Interview sessions have become extremely boring and generic! When a candidate attends several interviews (at different firms/organisations) they are asked the same generic questions over and over and over again. Questions like; “Tell me about yourself,” “Where did you school and why did you study a particular course?” “Where do you see yourself in the next 5 years?” are generic questions, which I suggest are meant to be examples of questions which should be asked in an interview (not necessarily compulsory). Every interview should be different and unique as we have different candidates from various backgrounds.


Interviewers tend to ride the high horse during interviews and most see themselves as better individuals once interviews are ongoing, but the truth remains; as an interviewer, can you answer (confidently) questions that you ask your candidates? An interviewer is a professional who is assigned the responsibility of ensuring a candidate has the right Skills, Experience, Knowledge, Personality and Attitude for an available vacancy. Interviews should not be interrogative sessions, rather they should be expressive and entertaining for both candidates and interviewers.


I have come to realise that not all successful candidates are the best employees; passing an interview does not necessarily mean a candidate will produce good results on the job. I see an interview session as a chance to have private interactions with each candidate, as interviews are meant to reveal the Knowledge, Skills, and Abilities of candidates and not an acting performance of a candidate; a job is not a movie. Also, interviews are meant to reveal an employer’s goals, vision and mission to the candidate for better understanding of the job role/requirements, and the firm’s stand point. How do you, as an interviewer, know when a candidate is pretending/ lying during an interview if all generic questions are answered with finesse? With the exception of top notch HR professionals who have extensive/practical knowledge in psychology and human behaviour, it is very difficult to tell when a candidate, who answers all interview questions “correctly,” is lying.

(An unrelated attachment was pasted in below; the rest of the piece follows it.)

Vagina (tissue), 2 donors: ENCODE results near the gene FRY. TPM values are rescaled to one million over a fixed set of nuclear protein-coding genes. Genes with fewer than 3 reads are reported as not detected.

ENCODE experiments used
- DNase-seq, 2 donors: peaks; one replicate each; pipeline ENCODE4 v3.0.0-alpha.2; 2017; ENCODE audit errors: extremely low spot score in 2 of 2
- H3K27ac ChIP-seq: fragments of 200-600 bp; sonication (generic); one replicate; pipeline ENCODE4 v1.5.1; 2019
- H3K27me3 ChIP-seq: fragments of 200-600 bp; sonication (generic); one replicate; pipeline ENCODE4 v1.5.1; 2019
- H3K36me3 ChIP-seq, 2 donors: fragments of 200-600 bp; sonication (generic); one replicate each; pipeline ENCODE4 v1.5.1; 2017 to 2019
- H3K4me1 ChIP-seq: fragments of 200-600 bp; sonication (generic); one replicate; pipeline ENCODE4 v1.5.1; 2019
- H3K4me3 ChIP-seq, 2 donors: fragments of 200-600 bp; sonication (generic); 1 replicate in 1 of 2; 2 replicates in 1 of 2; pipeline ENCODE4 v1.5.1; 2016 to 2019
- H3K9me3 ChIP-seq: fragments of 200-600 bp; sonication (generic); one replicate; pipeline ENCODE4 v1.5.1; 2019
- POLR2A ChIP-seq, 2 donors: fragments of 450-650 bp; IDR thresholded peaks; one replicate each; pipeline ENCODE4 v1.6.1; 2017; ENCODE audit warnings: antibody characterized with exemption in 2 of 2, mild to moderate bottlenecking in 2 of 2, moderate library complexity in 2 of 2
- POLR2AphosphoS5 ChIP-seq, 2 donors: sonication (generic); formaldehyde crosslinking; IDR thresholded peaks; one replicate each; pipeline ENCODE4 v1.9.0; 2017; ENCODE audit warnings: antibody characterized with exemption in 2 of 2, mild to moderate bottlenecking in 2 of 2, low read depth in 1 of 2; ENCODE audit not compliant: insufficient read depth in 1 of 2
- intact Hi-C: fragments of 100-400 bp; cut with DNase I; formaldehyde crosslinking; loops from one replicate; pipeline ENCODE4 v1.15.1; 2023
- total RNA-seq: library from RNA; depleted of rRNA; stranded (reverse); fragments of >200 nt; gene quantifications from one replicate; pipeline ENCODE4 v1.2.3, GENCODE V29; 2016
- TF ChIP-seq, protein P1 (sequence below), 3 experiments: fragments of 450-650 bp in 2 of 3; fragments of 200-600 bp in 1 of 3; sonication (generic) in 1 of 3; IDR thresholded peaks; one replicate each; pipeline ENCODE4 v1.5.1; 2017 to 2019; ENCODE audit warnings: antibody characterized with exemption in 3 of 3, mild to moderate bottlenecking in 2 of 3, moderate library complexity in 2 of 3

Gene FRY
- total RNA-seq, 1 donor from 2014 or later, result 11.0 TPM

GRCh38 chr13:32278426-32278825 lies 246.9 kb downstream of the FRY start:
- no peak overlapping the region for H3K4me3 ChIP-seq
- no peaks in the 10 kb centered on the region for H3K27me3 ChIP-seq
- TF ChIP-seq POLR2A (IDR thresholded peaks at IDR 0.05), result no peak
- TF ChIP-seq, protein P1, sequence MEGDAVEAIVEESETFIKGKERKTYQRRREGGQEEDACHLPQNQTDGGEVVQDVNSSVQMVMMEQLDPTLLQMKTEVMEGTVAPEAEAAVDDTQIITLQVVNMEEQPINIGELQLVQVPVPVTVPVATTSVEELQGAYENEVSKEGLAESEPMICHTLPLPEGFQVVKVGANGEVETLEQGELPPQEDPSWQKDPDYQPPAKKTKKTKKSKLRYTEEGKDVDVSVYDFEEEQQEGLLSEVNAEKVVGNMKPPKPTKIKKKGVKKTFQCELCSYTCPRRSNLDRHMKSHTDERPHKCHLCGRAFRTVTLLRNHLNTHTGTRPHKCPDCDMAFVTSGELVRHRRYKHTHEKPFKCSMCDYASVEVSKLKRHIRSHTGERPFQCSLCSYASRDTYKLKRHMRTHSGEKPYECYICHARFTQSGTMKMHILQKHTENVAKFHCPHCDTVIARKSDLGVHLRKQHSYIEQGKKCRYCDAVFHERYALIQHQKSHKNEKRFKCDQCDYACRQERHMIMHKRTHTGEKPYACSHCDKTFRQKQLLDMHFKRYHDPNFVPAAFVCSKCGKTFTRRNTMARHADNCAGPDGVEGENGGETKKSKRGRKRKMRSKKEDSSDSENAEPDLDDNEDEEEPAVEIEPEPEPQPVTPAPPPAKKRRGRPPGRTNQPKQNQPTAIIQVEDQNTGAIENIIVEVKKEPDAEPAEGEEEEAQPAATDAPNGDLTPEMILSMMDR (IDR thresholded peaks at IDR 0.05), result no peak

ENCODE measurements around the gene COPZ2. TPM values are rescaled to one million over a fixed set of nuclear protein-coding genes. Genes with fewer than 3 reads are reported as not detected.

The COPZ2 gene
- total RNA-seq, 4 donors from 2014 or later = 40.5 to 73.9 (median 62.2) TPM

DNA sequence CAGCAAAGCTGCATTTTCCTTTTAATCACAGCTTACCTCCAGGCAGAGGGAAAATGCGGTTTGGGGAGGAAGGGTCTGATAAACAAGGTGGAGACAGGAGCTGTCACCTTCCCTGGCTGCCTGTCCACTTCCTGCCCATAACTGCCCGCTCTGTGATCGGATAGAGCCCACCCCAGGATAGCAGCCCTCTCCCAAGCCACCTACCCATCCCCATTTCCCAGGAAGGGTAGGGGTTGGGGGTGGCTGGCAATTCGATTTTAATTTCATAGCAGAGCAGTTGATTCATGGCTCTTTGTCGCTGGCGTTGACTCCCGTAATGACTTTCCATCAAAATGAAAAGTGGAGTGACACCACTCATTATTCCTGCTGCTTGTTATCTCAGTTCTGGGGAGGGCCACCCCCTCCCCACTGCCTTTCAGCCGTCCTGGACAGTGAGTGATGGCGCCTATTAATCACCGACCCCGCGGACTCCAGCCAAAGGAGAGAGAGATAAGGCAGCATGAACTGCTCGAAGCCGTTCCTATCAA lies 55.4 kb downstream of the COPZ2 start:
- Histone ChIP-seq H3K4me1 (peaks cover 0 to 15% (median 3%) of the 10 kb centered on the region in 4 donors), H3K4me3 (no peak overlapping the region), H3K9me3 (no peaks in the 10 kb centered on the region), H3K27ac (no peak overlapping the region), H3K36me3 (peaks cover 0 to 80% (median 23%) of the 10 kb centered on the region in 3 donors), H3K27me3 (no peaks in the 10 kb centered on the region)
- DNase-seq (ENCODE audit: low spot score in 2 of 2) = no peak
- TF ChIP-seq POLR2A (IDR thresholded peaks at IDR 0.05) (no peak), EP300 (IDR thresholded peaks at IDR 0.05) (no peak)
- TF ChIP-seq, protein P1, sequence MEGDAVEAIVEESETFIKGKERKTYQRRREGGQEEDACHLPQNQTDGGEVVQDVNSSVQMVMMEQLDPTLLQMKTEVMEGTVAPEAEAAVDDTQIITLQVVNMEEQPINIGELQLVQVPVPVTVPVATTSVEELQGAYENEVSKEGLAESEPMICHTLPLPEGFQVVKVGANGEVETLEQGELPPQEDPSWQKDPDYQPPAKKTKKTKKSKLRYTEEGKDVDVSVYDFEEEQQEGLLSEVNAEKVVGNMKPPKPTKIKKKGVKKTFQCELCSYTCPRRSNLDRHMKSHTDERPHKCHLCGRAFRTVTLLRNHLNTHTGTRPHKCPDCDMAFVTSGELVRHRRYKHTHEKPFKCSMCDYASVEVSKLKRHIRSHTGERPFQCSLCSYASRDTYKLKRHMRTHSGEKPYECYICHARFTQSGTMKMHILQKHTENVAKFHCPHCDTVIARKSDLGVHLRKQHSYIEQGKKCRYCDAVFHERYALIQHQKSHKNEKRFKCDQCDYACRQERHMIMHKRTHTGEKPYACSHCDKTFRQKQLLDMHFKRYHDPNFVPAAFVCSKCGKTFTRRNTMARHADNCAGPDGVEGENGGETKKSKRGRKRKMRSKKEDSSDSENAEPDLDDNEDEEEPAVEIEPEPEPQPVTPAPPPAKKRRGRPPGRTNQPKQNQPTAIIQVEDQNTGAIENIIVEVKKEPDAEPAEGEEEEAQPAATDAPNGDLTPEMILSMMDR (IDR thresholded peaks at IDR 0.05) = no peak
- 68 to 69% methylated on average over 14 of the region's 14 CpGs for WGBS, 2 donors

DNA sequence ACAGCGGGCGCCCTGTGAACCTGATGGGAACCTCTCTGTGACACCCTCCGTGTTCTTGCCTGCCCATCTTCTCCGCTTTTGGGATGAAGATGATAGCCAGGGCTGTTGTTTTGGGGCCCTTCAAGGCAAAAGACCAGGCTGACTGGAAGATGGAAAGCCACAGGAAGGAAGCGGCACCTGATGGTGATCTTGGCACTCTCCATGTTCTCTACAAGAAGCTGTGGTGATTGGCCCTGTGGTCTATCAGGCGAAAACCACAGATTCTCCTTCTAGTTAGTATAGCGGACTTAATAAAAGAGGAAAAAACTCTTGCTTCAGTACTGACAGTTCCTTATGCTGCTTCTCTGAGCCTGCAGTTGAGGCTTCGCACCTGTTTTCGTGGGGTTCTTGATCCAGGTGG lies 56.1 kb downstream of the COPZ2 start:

Interview sessions should be more of a discussion between an interviewer (employer) and an interviewee (potential employee); a discussion held to identify the strengths and weaknesses of both sides, to identify the behavioural pattern of both parties, and to evaluate suitability of both parties working together to achieve the employer and employee’s goals.


Prior to carrying out an interview, candidates should have been shortlisted by the recruitment unit. Once concluded, interviewers are to do the following:

  • READ THROUGH ALL SHORTLISTED RESUMES: Interviewers should resist from asking candidates questions that have glaring answers on the candidates CV, it lacks professionalism as most Interviewers may NOT have read through a candidates CV.

Let us conduct our interviews right for the best results.

  • CREATE A COMFORTABLE AND WELCOMING ENVIRONMENT FOR CANDIDATES: Candidates should be made comfortable during interviews. It helps a firms’ brand image as well, and creates a relaxed session for both interviewer and interviewee.
  • MANAGE YOUR TIME WELL/NO AFRICAN TIME: Keeping to time and schedule is highly important: When an interview is scheduled for 10AM both parties must ensure that they keep to time.
  • HOLD INTERACTIVE CONVERSATIONS: An interview should not be about asking questions alone, discussions should be encouraged during interviews. An example can be “an interviewer discussing an issue (and the solution to the issue) which occurred during an official assignment,” this can also be used to determine if the candidate is qualified to solve similar problems.
  • Lastly, a panel of judges is not necessary. 2- 3 employees (HR, Departmental head, and Supervisor) can interview a candidate.
  • Candidates can also be offered refreshments.

By Nathaniel Orungbe Ayotunde


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